The course will address what this means for critical subsystems in the earth system, for humanity, and for the development of earth system governance.
This course will define the research challenges that the Master's programme "Social-Ecological Resilience for Sustainable Development" will address. It will explore alternative approaches to coupled social-ecological systems from multiple disciplinary backgrounds, for example, economics, geography and ecology. The course will also introduce current approaches to measuring and monitoring how ecosystems support human well-being.
Students will be introduced to theoretical concepts and methods for analysis, and will conduct group and individual research projects that utilize these concepts and methods.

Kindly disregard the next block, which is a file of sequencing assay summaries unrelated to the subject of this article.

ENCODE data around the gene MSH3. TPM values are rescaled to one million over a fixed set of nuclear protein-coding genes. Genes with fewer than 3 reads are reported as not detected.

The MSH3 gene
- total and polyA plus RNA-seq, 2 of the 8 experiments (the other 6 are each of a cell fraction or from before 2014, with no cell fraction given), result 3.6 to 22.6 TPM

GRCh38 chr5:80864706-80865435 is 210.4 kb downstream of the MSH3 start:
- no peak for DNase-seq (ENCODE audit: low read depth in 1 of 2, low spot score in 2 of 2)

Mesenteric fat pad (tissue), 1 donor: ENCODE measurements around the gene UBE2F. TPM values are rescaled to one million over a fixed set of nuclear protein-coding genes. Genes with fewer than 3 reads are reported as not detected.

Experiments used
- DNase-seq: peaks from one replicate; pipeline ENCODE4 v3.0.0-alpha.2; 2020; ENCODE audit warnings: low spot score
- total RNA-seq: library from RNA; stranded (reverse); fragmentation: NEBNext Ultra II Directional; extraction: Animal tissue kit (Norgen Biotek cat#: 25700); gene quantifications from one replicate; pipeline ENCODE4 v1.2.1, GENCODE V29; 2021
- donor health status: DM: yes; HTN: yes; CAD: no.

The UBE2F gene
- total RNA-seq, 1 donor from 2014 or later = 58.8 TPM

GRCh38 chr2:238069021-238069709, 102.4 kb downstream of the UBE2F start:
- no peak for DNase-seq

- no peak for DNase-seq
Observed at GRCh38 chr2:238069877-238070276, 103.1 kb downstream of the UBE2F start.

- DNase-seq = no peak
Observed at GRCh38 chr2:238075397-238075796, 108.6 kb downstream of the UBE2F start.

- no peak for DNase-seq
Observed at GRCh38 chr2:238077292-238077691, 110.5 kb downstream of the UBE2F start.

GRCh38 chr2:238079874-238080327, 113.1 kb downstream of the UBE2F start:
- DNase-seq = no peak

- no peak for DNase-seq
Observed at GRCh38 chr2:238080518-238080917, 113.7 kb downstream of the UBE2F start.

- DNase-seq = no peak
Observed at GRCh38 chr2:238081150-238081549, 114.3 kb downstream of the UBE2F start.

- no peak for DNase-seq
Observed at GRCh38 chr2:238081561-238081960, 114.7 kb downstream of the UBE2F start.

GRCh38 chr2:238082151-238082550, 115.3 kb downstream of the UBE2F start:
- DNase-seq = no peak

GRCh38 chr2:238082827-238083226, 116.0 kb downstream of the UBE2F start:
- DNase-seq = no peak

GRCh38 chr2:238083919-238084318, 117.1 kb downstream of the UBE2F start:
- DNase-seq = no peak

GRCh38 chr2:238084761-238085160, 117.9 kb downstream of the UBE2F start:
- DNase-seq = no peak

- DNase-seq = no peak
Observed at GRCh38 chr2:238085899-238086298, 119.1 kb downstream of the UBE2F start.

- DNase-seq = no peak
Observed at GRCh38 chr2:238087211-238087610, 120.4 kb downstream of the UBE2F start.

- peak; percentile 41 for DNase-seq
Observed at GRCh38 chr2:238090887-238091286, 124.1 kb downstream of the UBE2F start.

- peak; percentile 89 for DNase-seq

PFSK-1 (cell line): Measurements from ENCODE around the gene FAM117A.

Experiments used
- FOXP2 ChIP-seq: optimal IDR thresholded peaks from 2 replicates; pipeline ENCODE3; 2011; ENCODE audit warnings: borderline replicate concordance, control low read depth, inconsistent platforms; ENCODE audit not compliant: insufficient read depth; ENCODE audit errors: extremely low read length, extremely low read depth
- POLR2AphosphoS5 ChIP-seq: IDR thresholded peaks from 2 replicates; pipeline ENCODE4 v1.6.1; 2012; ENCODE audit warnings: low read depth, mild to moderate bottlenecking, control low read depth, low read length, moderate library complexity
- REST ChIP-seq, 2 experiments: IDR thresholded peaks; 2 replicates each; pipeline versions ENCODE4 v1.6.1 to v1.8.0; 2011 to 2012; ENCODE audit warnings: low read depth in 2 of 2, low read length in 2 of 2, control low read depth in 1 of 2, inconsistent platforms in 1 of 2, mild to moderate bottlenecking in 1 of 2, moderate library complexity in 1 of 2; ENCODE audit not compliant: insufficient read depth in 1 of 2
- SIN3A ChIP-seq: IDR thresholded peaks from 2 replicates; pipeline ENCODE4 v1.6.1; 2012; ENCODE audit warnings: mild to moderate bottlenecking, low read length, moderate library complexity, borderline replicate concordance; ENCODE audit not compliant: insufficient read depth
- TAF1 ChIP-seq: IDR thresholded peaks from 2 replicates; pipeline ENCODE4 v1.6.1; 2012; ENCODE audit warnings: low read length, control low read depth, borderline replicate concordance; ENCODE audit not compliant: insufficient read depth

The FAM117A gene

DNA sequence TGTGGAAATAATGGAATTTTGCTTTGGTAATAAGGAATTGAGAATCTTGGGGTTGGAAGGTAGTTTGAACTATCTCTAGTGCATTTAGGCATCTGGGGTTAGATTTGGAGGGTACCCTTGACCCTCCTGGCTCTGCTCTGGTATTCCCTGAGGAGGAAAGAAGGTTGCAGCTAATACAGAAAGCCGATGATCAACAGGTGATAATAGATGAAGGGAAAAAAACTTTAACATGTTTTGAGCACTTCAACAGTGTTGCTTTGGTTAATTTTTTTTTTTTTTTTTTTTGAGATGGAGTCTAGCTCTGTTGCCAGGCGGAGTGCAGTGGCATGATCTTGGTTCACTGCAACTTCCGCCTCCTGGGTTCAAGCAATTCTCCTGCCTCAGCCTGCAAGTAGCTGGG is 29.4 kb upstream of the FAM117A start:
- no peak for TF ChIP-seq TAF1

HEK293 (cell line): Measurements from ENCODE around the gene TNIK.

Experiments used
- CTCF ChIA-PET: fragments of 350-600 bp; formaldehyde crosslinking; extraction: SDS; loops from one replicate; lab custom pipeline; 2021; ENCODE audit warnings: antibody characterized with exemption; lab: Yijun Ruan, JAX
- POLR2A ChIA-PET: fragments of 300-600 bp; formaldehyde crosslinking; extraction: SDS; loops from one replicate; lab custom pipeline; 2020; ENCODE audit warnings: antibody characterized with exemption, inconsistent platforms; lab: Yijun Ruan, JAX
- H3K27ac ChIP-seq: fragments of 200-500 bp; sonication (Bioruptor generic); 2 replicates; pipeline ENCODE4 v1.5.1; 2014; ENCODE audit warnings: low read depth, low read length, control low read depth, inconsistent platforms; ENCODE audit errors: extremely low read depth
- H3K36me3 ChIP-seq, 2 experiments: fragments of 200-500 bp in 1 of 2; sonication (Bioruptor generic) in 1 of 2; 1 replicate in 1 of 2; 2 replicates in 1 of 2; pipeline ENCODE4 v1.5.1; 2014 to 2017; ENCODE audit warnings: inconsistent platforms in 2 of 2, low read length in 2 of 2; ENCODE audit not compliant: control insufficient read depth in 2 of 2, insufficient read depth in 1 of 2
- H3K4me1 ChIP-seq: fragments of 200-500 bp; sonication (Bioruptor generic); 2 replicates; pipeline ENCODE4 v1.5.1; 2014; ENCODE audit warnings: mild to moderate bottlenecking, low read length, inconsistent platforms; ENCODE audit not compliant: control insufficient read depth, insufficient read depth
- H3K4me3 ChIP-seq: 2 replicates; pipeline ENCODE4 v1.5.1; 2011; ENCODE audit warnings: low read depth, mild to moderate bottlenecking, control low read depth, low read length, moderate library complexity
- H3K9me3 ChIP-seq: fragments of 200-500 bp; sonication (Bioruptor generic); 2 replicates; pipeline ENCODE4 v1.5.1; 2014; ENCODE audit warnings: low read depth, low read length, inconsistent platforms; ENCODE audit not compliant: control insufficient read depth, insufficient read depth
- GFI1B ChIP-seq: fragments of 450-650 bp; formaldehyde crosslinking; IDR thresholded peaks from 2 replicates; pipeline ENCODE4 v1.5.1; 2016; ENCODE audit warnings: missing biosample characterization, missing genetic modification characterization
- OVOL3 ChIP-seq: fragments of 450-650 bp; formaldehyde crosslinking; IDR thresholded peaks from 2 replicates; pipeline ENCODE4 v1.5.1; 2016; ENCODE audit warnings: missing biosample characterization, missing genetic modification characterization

All independent students on this course are invited to take part in the introduction week to the Master's programme "Social-Ecological Resilience for Sustainable Development" which runs from 22th to 26th August.
Walker, B. and Salt, D. (2006) Resilience Thinking: Sustaining Ecosystems and People in a Changing World. Island Press, Washington DC.
Levin S. 2000. Fragile Dominion: Complexity and the Commons. Basic Books, USA. ISBN: 9780738203195
Meadows D. 2008. Thinking in Systems - A primer. Earthscan ISBN: 978-1-84407-726-7
All reading should be done before the course starts.
This course can be studied independently.
The course consists of the following three modules:
I: Challenges of Anthropocene (4 ECTS)
II: Linking theory to research questions and design (4 ECTS)
III: Ecosystem Support of Humanity (7 ECTS)
Detailed course syllabus will be available no later than four weeks before first lecture.
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Research news | 2017-08-18
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